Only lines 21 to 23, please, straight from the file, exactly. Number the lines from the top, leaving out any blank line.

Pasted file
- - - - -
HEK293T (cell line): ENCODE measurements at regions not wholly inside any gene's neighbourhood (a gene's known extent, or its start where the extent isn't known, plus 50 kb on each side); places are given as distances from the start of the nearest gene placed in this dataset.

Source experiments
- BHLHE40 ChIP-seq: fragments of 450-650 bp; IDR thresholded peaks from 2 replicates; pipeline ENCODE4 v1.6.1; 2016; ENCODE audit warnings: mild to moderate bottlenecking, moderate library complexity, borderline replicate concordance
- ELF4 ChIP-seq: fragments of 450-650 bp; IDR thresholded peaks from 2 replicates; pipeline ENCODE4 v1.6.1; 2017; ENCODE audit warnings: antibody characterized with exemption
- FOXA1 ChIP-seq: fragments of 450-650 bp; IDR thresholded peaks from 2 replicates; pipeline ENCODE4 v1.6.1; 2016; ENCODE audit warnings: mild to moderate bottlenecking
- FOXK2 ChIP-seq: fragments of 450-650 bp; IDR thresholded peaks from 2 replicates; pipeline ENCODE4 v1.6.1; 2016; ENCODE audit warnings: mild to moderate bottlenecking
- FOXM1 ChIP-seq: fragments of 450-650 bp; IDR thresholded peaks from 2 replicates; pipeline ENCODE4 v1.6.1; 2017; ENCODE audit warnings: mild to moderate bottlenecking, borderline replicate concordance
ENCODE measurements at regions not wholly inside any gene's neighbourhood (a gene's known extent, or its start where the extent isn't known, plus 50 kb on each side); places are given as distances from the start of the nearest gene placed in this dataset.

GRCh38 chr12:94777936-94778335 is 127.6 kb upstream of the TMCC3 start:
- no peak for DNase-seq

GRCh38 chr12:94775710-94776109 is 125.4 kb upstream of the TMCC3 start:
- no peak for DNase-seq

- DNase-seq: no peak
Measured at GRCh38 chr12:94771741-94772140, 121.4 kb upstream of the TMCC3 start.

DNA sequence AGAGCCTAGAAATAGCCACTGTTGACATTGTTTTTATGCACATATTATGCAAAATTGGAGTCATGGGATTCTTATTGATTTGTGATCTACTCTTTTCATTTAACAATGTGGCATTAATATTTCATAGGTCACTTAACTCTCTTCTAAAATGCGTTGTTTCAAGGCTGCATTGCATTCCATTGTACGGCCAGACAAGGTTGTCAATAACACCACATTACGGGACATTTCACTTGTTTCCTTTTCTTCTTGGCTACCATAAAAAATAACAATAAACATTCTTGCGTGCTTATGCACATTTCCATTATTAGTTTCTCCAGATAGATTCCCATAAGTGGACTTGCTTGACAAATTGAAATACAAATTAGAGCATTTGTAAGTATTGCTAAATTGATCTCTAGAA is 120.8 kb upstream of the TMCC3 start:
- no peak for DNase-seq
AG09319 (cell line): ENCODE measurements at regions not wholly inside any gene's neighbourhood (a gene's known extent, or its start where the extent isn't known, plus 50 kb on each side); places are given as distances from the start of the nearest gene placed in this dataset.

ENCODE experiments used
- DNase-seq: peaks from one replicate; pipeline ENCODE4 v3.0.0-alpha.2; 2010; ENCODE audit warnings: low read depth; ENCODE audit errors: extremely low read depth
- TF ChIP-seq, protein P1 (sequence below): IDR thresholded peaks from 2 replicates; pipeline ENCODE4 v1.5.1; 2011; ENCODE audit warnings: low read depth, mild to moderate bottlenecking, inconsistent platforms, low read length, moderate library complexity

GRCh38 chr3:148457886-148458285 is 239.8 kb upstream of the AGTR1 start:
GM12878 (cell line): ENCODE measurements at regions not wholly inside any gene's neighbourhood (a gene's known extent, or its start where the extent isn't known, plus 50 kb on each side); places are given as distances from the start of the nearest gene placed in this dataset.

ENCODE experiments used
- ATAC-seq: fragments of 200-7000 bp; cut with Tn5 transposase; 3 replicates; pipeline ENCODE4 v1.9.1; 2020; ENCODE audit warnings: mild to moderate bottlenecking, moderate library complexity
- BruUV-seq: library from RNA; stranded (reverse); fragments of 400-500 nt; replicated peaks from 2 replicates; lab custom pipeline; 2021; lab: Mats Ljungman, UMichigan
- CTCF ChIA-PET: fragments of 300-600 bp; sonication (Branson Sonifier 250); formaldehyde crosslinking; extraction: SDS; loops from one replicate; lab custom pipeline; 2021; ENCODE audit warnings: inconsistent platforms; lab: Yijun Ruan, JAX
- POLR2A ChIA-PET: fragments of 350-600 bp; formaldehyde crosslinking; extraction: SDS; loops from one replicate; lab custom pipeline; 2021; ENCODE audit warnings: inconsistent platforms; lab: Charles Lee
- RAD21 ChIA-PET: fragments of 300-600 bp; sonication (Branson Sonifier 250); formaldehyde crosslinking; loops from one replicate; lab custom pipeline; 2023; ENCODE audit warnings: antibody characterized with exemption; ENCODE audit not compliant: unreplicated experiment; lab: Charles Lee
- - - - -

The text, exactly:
GRCh38 chr3:148457886-148458285 is 239.8 kb upstream of the AGTR1 start:
GM12878 (cell line): ENCODE measurements at regions not wholly inside any gene's neighbourhood (a gene's known extent, or its start where the extent isn't known, plus 50 kb on each side); places are given as distances from the start of the nearest gene placed in this dataset.

ENCODE experiments used